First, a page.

After warning investors to hold off investing in the cruise lines until the all clear sign, Carnival Corp. (CCL) is now investable. The company finally expects all of their ships to start sailing by May, yet ironically now the market isn’t jumping into the stock. My investment thesis is now fully Bullish on Carnival and the cruise line sector in general.
End Of Covid Restrictions
All around the world, people are starting to fight back against COVID restrictions. Texas just sued the federal government against mask requirements on airlines and Canadian truckers are protesting against vaccine mandates in Canada. Other areas such as Washington, D.C., have dropped mask and vaccine requirements, all setting up a scenario where restrictions blocking cruises are all but over.
The vast majority of the US and European cruising populations are already vaccinated and boosted by now. The CDC released voluntary procedures in a key shift for the health agency to limit control of future COVID-related restrictions holding back the industry.
Carnival agreed to participate in the CDC program probably due to effective removal of mask requirements and vaccinated standards for kids under 5. The cruise line appears to have much more flexibility without mask requirements and the ability to operate all cruise ships.
Even with the cruise lines participating in the new voluntary program from the CDC, the Cruise Lines International Association did fight back on the unnecessary guidelines from the health organization. The trade association released the following statement suggesting the cruise industry won’t accept future decisions of the health organization with over reaching restrictions:
The result has been a dramatic drop in the number of COVID-positive cases, with hospitalizations being extraordinarily rare. The latest CDC guidance appears out of step with the actual public health conditions on cruise ships and unnecessary in light of societal trends away from more restrictive measures.
The hotel industry is already on par for a full recovery and one can argue the lack of vaccine and mask mandates in most hotels should resemble how the cruise line industry operates. The STR report from November already had the hotel demand matching the 2019 levels with RevPar topping 2019 levels by 2023.
Just last week, Marriott International (MAR) reported strong results during the holiday period leading the stock to record levels. If consumers are flocking to hotels for multiple days, one has to argue the cruise lines should fully recover with similar restrictions limited.
With limited COVID restrictions outside of vaccine requirements going forward, the cruise lines can return to normal operations using safety protocols that are no more limiting to hotel operations.
Of course, cruise lines getting back to normal isn’t the same as Carnival generating the same pre-COVID earnings per share. What investors need to focus on is what the cruise line will produce going forward with the higher debt levels and share counts. The highly profitable cruise line should be back to generating similar types of operating income.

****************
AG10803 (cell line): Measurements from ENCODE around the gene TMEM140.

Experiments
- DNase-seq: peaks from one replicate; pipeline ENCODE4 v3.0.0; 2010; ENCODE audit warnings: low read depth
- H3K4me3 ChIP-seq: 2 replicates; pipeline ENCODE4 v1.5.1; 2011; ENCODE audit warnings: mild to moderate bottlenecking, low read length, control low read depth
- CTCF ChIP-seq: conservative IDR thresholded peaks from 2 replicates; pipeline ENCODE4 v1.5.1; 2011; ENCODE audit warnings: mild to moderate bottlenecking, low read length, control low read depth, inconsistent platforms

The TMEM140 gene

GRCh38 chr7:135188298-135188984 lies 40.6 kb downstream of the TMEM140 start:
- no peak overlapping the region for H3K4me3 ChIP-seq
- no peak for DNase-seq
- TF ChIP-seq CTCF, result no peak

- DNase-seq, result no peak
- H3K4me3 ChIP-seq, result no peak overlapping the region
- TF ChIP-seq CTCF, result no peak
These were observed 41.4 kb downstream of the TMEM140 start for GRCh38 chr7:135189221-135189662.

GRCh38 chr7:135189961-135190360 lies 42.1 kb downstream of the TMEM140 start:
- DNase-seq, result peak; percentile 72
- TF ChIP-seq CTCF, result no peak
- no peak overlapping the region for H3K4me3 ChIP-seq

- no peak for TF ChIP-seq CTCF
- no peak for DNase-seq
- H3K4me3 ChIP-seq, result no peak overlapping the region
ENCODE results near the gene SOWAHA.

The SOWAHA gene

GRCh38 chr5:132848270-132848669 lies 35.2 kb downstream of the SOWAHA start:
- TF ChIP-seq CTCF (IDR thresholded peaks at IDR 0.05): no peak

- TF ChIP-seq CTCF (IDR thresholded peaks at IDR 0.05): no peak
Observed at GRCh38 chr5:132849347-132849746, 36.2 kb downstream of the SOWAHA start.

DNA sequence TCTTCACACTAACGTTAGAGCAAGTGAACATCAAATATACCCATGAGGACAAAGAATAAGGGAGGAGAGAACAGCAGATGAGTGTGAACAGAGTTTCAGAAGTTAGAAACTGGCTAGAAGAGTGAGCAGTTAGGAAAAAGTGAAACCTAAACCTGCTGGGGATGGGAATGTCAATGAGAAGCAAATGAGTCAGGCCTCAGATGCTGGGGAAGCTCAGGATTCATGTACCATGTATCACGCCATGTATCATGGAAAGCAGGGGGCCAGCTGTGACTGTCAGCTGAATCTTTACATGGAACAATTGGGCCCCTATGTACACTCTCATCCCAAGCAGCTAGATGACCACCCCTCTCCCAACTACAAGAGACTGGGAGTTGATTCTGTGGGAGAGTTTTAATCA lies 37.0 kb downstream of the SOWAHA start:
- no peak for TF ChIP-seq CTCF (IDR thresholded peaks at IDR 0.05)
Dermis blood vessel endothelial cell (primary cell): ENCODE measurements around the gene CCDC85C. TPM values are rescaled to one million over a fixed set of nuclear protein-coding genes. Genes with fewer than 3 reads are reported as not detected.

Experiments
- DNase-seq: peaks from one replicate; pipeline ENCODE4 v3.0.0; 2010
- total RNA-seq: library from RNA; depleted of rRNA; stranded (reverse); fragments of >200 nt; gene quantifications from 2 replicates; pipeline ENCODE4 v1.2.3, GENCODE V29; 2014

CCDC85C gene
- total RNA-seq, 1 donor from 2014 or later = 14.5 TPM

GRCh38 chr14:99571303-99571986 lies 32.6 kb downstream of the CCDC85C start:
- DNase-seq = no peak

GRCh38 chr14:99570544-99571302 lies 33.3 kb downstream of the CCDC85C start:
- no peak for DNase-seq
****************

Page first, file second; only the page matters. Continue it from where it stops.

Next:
A big key to the EPS targets is looking past the next quarter. Once Carnival is fully operating all of their ships by May, the company is immediately very profitable.
The consensus analyst estimate has Carnival not being profitable until FY23 on an annual basis, but the profits start flowing in during FQ3’22 (Aug. quarter). The cruise line is a profit machine through the 4 quarters ending in May 2023 to the tune of a $1.34 per share.
In addition, Carnival is much more profitable now when looking beyond the startup costs to get ships back to seaworthiness. In essence, the cruise line is back on strong footing operationally. The big question now is the profit streams in the future.
Carnival has substantially more net debt at $24.1 billion vs. around $10.0 billion pre-COVID. In addition, the diluted share count is up ~0.4 billion shares to 1.1 billion.
Regardless, the above analyst EPS estimates factor in these higher counts. Carnival has already refinanced debt to remove $400 million in annual interest expenses.
Analyst EPS targets should only rise as the cruise line is able to relaunch voyages and produce the cash flows needed to start repaying debt. Carnival now trades at less than 10x FY24 EPS targets of $2.37, which could easily get pulled forward into FY23 with full operations underway and normalized by the start of the fiscal year.
The key investor takeaway is that now is the time to buy the cruise lines. Carnival is finally in a position to return to normal operations by May and the stock trades down nearly $10 from the 2021 highs. Investors have fled the stock just as the risks of extended restrictions are starting to disappear.